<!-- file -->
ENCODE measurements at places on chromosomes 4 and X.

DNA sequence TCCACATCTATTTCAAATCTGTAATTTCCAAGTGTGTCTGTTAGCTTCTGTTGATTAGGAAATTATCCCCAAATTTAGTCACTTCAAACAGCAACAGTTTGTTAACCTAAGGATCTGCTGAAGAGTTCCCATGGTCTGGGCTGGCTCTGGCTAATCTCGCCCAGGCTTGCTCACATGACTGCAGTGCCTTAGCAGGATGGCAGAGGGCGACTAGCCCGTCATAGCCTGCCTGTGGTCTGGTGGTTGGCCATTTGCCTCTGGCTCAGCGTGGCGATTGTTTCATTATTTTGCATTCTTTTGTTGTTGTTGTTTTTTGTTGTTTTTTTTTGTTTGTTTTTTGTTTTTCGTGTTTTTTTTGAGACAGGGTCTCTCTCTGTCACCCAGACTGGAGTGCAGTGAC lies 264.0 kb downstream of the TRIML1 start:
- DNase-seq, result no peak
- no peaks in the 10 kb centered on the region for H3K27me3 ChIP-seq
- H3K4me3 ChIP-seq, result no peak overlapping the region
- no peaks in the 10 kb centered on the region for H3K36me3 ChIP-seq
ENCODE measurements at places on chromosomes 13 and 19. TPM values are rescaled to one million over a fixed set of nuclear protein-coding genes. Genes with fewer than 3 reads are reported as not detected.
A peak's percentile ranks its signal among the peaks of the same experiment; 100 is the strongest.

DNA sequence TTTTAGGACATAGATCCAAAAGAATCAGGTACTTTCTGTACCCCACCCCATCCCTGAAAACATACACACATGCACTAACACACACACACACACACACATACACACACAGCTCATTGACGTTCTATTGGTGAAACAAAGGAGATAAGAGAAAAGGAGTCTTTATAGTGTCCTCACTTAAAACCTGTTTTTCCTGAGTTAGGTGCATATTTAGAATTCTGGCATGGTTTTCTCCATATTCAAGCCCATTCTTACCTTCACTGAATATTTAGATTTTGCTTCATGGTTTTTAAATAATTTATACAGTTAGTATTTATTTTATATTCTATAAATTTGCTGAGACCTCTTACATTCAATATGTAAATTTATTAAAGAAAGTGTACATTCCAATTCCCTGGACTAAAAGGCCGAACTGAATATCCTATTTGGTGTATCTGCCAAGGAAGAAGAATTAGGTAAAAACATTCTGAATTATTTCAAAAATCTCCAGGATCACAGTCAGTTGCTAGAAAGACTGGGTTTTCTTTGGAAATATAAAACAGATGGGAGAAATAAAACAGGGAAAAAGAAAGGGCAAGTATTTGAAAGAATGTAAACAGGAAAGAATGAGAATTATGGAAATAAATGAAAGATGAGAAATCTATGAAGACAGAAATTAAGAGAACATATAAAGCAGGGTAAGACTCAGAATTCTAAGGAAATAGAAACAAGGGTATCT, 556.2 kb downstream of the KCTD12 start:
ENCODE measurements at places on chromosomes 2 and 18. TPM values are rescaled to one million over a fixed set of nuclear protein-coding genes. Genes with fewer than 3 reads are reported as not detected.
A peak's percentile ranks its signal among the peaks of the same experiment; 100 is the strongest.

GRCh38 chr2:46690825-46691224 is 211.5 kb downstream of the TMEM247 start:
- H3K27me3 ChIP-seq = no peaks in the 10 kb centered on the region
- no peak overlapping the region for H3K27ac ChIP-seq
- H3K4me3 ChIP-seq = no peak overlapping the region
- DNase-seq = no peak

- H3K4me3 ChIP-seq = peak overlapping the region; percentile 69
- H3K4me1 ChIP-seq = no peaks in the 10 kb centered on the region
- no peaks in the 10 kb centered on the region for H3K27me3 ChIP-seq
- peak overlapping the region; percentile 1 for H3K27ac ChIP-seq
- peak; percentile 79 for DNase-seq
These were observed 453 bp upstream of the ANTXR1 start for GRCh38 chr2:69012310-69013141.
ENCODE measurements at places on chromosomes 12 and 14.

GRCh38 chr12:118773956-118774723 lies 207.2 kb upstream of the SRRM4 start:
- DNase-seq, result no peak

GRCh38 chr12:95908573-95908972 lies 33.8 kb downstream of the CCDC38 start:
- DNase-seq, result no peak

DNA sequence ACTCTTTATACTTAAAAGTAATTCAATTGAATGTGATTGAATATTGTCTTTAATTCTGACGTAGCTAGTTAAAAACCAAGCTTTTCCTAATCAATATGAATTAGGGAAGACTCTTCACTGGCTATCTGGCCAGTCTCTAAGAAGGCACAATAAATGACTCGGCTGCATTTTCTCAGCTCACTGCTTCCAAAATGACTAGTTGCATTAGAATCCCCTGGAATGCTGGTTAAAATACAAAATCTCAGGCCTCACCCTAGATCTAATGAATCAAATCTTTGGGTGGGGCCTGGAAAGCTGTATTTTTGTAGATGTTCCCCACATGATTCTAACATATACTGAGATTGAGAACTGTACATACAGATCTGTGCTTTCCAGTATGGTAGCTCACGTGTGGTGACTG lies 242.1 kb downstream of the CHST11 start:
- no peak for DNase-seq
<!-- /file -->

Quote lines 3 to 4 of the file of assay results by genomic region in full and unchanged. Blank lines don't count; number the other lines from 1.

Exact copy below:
- DNase-seq, result no peak
- no peaks in the 10 kb centered on the region for H3K27me3 ChIP-seq